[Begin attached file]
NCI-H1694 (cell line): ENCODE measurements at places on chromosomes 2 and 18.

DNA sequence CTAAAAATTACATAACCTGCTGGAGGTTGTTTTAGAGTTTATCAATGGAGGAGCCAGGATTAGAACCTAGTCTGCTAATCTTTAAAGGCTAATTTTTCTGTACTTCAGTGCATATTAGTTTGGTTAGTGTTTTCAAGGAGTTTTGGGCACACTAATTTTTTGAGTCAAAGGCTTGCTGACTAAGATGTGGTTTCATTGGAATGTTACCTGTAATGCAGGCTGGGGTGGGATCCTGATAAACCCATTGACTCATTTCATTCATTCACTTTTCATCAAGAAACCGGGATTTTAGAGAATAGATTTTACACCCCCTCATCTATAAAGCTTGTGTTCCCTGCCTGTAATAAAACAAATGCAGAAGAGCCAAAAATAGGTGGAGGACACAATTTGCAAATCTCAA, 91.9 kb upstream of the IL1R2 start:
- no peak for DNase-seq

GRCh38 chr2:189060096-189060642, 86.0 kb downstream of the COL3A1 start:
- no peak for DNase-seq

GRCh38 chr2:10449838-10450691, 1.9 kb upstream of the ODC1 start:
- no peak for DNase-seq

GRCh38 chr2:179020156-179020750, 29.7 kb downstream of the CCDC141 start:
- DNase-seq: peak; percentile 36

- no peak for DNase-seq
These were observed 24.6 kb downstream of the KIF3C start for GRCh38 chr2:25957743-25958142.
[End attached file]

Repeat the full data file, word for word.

NCI-H1694 (cell line): ENCODE measurements at places on chromosomes 2 and 18.

DNA sequence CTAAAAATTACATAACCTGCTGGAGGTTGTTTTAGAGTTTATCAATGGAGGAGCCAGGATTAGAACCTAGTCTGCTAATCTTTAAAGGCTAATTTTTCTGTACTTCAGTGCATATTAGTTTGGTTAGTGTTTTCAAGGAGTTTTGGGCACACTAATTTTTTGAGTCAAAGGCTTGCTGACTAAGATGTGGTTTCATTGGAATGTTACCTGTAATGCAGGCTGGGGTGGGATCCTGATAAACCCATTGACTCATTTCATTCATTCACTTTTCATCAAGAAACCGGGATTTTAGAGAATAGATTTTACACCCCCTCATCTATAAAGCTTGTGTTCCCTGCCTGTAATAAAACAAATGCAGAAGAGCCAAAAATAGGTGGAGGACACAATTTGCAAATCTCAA, 91.9 kb upstream of the IL1R2 start:
- no peak for DNase-seq

GRCh38 chr2:189060096-189060642, 86.0 kb downstream of the COL3A1 start:
- no peak for DNase-seq

GRCh38 chr2:10449838-10450691, 1.9 kb upstream of the ODC1 start:
- no peak for DNase-seq

GRCh38 chr2:179020156-179020750, 29.7 kb downstream of the CCDC141 start:
- DNase-seq: peak; percentile 36

- no peak for DNase-seq
These were observed 24.6 kb downstream of the KIF3C start for GRCh38 chr2:25957743-25958142.